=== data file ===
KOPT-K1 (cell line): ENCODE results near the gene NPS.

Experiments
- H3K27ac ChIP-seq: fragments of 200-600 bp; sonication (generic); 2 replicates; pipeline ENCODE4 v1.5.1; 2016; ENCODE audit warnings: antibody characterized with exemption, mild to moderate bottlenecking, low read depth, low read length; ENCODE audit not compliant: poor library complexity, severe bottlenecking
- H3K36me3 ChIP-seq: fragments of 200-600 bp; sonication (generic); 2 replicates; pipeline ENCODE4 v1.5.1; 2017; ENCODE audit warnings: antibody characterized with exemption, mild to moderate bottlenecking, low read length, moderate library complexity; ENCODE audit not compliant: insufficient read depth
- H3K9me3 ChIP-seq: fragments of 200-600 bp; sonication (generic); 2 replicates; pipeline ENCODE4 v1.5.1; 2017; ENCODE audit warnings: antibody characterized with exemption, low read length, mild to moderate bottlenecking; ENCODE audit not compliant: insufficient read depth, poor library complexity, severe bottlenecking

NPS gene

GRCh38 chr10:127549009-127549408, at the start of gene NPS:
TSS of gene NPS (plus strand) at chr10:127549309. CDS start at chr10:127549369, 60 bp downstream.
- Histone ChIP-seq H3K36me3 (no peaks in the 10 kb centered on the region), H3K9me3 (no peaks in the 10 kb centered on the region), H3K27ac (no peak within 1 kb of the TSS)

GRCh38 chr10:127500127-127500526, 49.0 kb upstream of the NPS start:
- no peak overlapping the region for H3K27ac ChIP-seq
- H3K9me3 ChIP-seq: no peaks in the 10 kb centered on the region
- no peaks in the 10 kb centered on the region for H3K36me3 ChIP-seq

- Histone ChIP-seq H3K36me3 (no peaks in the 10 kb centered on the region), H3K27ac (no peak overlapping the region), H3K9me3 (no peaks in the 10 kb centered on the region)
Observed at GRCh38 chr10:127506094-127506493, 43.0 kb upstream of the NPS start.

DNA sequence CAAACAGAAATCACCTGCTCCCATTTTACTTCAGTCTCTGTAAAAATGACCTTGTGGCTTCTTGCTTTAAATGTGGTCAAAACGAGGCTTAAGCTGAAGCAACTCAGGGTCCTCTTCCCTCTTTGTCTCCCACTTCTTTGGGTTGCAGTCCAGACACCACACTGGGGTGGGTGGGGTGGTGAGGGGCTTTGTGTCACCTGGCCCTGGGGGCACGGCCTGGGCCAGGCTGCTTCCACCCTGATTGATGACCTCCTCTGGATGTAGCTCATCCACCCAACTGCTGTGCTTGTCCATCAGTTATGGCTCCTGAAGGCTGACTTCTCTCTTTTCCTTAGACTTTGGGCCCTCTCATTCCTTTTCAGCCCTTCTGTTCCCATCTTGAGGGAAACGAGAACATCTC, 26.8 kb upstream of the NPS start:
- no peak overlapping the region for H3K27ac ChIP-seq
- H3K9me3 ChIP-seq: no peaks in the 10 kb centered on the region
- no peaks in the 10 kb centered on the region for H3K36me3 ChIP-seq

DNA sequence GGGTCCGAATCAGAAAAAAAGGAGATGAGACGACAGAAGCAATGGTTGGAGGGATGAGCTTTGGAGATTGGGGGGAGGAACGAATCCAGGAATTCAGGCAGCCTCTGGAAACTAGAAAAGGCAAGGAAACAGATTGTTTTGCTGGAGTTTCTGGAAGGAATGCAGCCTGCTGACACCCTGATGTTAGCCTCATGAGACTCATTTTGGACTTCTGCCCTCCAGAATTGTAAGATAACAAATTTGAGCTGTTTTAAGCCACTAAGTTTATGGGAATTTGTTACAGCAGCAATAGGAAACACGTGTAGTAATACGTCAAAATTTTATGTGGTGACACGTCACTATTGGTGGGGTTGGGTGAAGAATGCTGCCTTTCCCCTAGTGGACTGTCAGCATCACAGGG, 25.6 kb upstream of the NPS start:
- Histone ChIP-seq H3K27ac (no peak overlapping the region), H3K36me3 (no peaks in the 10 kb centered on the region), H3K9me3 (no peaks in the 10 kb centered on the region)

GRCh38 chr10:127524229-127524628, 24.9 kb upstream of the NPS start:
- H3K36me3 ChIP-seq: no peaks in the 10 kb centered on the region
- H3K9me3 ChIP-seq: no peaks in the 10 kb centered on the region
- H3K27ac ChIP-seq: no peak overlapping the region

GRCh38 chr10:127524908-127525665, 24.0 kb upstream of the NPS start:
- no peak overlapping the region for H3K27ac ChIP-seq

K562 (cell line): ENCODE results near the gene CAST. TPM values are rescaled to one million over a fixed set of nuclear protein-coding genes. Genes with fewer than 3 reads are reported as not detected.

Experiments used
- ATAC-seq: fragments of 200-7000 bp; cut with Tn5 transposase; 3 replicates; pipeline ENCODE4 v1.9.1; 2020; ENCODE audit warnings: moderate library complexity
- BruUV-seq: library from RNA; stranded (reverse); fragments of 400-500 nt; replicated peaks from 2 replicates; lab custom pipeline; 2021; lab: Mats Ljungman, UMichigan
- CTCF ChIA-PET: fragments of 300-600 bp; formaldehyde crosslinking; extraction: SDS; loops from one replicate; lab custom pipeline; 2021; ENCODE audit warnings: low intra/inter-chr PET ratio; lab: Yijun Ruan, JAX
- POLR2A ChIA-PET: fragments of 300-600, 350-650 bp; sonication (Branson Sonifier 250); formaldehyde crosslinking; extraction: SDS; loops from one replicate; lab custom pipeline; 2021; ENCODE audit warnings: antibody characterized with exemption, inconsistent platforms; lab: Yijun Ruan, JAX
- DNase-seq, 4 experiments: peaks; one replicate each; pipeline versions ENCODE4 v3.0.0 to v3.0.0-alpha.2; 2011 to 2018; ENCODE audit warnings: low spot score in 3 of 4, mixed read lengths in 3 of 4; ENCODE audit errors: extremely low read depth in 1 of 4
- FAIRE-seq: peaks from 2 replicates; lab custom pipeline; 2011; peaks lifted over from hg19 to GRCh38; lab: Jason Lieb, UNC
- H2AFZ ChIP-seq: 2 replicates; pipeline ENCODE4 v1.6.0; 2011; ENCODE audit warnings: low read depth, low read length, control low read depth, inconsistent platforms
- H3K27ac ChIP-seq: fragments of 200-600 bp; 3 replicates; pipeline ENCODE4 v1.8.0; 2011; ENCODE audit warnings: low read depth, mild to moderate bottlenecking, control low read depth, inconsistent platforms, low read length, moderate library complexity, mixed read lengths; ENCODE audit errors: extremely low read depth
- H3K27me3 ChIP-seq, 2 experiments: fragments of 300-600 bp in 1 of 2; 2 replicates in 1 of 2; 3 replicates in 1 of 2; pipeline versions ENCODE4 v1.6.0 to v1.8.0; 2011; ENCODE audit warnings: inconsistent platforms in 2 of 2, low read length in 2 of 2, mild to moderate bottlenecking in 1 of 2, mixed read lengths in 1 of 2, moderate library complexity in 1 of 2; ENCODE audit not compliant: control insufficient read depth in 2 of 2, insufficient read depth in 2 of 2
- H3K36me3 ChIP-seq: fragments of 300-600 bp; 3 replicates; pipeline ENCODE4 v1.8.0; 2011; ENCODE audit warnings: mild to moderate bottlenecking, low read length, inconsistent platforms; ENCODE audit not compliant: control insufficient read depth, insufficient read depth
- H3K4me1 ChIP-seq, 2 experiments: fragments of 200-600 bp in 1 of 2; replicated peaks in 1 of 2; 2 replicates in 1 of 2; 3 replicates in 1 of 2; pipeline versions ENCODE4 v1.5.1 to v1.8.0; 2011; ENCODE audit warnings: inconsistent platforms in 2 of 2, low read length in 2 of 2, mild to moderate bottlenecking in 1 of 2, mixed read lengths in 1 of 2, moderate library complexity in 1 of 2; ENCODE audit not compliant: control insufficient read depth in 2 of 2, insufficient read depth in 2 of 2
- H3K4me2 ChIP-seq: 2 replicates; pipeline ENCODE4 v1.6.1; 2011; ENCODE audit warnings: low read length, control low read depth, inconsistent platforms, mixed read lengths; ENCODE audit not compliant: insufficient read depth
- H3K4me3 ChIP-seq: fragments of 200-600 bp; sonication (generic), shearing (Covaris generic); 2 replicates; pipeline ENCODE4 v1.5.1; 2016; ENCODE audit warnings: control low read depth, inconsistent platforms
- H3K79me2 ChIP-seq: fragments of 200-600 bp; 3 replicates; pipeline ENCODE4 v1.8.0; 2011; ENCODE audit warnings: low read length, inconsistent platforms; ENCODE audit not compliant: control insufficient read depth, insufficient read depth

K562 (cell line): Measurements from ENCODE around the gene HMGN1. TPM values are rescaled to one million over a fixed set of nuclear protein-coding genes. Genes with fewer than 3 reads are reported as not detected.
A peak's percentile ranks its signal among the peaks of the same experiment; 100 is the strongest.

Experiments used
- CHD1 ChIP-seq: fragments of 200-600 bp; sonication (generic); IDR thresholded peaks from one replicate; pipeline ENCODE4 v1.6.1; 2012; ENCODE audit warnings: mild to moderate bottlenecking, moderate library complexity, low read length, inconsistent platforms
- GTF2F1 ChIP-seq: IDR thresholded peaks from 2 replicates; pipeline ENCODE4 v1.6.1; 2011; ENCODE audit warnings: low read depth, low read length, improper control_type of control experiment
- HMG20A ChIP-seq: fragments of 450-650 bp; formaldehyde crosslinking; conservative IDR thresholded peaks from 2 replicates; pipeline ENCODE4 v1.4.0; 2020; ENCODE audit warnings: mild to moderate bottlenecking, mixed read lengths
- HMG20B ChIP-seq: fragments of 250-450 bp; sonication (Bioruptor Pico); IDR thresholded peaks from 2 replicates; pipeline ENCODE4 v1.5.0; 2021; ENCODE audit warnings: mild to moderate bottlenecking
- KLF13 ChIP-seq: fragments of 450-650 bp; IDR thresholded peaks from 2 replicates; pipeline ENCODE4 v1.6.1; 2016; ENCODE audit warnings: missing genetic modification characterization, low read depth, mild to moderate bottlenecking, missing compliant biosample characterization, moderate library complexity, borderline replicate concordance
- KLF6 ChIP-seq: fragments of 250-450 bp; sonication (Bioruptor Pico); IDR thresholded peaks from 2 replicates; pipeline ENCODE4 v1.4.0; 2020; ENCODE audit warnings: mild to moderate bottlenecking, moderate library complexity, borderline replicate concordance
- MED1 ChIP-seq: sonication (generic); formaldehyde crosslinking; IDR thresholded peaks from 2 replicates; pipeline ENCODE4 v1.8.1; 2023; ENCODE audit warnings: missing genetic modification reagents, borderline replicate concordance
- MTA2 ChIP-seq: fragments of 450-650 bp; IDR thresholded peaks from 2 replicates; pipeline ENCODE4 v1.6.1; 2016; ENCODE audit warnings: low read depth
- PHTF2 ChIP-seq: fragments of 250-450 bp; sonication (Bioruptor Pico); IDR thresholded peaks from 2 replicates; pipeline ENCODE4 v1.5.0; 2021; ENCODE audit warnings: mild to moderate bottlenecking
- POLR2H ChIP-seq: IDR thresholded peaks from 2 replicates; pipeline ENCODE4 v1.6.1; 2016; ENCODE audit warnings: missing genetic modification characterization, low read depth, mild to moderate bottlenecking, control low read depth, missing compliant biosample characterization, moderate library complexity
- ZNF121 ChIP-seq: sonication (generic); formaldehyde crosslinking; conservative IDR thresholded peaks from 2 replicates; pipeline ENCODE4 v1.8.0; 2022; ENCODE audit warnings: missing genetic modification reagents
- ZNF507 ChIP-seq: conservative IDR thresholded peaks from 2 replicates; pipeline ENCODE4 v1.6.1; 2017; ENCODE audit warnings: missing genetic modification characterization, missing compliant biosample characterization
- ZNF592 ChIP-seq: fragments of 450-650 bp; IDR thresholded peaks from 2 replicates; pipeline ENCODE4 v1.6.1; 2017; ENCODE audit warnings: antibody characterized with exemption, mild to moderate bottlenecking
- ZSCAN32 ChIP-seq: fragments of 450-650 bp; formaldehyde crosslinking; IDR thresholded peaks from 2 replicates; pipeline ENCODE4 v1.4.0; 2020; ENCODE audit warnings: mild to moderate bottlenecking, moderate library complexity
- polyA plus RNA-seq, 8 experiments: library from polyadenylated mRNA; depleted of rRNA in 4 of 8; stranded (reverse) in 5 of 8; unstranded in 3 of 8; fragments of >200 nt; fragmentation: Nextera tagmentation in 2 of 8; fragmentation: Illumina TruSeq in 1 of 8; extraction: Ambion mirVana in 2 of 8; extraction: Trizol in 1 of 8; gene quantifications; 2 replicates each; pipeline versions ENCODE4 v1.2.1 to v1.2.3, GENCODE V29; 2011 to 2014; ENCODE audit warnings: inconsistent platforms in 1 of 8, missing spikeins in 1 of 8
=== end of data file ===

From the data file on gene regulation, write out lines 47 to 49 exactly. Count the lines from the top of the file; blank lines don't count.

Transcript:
- CHD1 ChIP-seq: fragments of 200-600 bp; sonication (generic); IDR thresholded peaks from one replicate; pipeline ENCODE4 v1.6.1; 2012; ENCODE audit warnings: mild to moderate bottlenecking, moderate library complexity, low read length, inconsistent platforms
- GTF2F1 ChIP-seq: IDR thresholded peaks from 2 replicates; pipeline ENCODE4 v1.6.1; 2011; ENCODE audit warnings: low read depth, low read length, improper control_type of control experiment
- HMG20A ChIP-seq: fragments of 450-650 bp; formaldehyde crosslinking; conservative IDR thresholded peaks from 2 replicates; pipeline ENCODE4 v1.4.0; 2020; ENCODE audit warnings: mild to moderate bottlenecking, mixed read lengths